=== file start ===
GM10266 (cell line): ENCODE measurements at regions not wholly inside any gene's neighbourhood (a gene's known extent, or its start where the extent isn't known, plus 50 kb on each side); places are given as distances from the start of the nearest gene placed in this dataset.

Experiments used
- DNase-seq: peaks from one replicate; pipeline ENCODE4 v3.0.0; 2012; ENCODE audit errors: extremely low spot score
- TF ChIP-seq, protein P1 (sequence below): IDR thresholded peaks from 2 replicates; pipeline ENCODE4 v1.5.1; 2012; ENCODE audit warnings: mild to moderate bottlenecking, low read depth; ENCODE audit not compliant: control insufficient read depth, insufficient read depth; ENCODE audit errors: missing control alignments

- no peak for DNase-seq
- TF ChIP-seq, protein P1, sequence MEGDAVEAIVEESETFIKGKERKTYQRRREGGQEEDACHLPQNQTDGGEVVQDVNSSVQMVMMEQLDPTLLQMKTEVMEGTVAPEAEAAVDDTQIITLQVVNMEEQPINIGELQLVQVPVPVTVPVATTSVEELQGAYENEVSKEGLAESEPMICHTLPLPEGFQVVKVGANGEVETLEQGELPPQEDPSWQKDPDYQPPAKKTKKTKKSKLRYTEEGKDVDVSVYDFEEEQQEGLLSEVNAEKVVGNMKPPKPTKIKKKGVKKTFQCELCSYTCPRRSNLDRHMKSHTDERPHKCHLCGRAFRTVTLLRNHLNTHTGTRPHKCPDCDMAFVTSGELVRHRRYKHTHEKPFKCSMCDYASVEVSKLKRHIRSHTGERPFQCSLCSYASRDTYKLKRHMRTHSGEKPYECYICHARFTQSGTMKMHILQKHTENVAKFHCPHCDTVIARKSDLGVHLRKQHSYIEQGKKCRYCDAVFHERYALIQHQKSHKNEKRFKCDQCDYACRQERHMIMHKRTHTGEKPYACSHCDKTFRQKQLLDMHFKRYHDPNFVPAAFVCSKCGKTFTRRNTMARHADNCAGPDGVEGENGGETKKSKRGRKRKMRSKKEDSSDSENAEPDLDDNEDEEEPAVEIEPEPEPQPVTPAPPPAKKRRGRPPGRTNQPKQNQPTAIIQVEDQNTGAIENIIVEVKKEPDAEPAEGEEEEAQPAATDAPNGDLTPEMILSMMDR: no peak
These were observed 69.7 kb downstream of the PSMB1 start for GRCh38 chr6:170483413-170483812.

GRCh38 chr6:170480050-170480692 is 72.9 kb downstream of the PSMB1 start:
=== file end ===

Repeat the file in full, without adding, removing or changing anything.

GM10266 (cell line): ENCODE measurements at regions not wholly inside any gene's neighbourhood (a gene's known extent, or its start where the extent isn't known, plus 50 kb on each side); places are given as distances from the start of the nearest gene placed in this dataset.

Experiments used
- DNase-seq: peaks from one replicate; pipeline ENCODE4 v3.0.0; 2012; ENCODE audit errors: extremely low spot score
- TF ChIP-seq, protein P1 (sequence below): IDR thresholded peaks from 2 replicates; pipeline ENCODE4 v1.5.1; 2012; ENCODE audit warnings: mild to moderate bottlenecking, low read depth; ENCODE audit not compliant: control insufficient read depth, insufficient read depth; ENCODE audit errors: missing control alignments

- no peak for DNase-seq
- TF ChIP-seq, protein P1, sequence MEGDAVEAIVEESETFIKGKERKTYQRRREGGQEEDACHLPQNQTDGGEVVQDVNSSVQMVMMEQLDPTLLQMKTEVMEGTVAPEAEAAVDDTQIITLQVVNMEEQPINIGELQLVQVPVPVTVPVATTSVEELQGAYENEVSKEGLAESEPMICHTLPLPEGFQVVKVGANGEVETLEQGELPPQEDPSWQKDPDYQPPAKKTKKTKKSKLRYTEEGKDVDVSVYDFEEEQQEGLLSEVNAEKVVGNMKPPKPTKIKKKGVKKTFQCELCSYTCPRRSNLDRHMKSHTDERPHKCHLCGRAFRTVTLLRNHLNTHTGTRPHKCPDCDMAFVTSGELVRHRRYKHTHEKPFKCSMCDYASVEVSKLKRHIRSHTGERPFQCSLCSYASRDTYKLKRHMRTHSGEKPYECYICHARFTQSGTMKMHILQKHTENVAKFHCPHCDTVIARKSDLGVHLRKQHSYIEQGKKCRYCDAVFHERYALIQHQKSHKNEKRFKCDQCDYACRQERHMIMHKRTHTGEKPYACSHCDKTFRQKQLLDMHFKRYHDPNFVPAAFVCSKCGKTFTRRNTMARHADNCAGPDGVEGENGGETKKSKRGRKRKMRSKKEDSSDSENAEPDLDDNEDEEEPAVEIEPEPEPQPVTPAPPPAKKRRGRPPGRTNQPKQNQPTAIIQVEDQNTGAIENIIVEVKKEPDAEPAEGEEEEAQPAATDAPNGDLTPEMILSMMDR: no peak
These were observed 69.7 kb downstream of the PSMB1 start for GRCh38 chr6:170483413-170483812.

GRCh38 chr6:170480050-170480692 is 72.9 kb downstream of the PSMB1 start: